Information and Power

In this course we look at the implications of information and communication technologies on the increasing power of new actors (political, economic and social). In particular, we examine the role of search engines in the information society, and their relation to the concept of the digital divide and social inequalities. As a conceptual framework we adopt the network theory in order to understand and represent complex social structures, and subsequently also new emerging problems related to information and search engines such as interest conflicts of intellectual property, freedom of information, national security and privacy. During the course we present several theoretical and critical approaches to the concepts of the information society and the network society, and provide current examples and studies in the field.

Introduction to Network Analysis

In this course we introduce the key concepts associated with network theory and social network analysis, looking at various political, social, economic, technological and cultural perspectives of networks. We emphasize the bi-directional relationship between technology and society, employing a number of case study examples to illustrate key aspects in the literature. We look at social networks, political network, technological and information networks, economic and business network, terror networks, as well as the spread of viruses and epidemics. During the course students practice the use of several software tools for network analysis, and develop a more advanced way of thinking of and understanding the increasingly complex world.

Fundamentals in the Digital Age

The rapid growth and widespread of information and communication technologies have brought about tremendous social, economic, political, and cultural implications. In this introductory course we examine the basic principles and theories related to cyberspace. We get familiar with the discourse on technological and social determinism, and demonstrate how these contradicting approaches become the mainstream of our modern thought. We look at the history of information and power, but also the contemporary processes and influences of information and communication technologies on our daily life.

While the first part of the course is dedicated to the developing information and communication theories, the second part deals with various practices and emerging research in the field. Among the issues that will be dealt in the this part are the digital divide, digital natives and digital immigrants, politics and political economy on the internet, online news and user generated comments, infotainment, search engines and monopolies of knowledge, diffusion of internet memes and popular culture, online gaming, privacy, security and intellectual property in the digital age.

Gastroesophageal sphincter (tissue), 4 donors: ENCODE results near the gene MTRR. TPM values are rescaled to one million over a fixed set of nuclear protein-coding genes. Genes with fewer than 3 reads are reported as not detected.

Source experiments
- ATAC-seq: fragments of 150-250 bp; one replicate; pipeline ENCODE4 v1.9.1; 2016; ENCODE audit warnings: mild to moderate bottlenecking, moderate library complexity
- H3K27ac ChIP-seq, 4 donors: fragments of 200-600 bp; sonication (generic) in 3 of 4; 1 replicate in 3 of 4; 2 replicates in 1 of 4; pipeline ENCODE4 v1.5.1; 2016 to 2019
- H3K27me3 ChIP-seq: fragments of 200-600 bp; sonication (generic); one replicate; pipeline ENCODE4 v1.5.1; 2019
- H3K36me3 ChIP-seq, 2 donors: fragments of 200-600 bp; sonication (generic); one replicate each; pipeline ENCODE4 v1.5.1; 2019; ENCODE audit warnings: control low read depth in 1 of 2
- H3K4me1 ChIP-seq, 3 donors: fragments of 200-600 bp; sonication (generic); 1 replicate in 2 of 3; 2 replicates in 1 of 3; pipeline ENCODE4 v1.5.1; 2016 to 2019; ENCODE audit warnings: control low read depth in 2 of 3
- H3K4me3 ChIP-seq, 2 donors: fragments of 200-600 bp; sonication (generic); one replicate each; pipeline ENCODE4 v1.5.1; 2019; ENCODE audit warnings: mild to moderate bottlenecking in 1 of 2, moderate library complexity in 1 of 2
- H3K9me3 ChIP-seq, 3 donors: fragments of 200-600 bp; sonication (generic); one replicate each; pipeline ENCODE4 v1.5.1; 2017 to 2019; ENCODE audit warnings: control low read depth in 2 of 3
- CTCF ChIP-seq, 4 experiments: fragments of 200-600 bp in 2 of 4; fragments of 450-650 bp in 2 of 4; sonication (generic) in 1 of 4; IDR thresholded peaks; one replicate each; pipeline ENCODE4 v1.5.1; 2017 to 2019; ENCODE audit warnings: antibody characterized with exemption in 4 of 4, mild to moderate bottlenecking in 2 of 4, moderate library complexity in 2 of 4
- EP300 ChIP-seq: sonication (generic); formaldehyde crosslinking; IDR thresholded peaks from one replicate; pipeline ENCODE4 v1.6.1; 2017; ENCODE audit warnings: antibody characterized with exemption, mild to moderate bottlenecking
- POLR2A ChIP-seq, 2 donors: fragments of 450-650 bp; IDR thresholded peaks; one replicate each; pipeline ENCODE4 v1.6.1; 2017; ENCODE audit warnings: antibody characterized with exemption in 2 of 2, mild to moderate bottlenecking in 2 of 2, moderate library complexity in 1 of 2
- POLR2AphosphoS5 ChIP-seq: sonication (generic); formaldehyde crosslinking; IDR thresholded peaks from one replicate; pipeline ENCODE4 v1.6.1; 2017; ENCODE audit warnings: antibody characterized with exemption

Internet Research – Perspectives and Approaches

In this seminar we look at various research approaches and methodologies taken by current scholars in the field of internet research. During this seminar students gain news skills in conducting their own Internet Research. This includes new research methods based on online technologies such as network analysis, content analysis, web and data mining, finding relevant information on the internet, locating online databases, using web-based research tools, and understanding the ethical issues related to internet research. As part of the seminar students are required for practical tasks such as complex search, developing websites and online questionnaires, analyzing online content and presenting your findings in various visual means.

Issues in Communication Theory: Influence and Effects

In this course we discuss central theories in communication studies regarding personal, societal and global influences, and theories of power, democracy and information, which serve as the basis for many current studies. We look at issues regarding the nature of media influence, as it relates to social, policy globalization, and multicultural processes. In addition, we examine contemporary issues in communication as they relate to social responsibility and civic activism.

Masters Thesis Workshop

The objective of the workshop is to create a forum for discussion, writing and collegial critique of research thesis proposals as well as to assist in the writing and editing of the theses. All participants will present their proposals orally and in writing and will write brief critiques of their colleagues' proposals. The workshop is required of all students in the thesis track following the approval of their proposals by their advisors. Attendance at all meetings is mandatory and a prerequisite for submitting the thesis.

Seminar on Digital Culture

In this seminar we deal with culture, digital media and the interrelation between them. We look at the problems of identity and examines how new technologies (e.g. mobile phones, GPS, search engines and IM) influence the various interpersonal communication forms and our lifestyle in general. During the seminar we present various theoretical and critical approaches to analyse media content and understand the concepts of network society and information society. As part of the seminar students are required to present projects that will involve analysis of texts, films, websites, communication software, etc., and discuss their social and cultural implications.

Media & Communications in Israel

In this introductory course we look at the media and communication environment in Israel. We study the main actors working in the Israeli media and the processes that shape them. The press, radio, television and the Internet are examined from historical and theoretical perspectives, particularly in their local context. Additionally, we discuss public relations and trends of commercialization in media and their implications.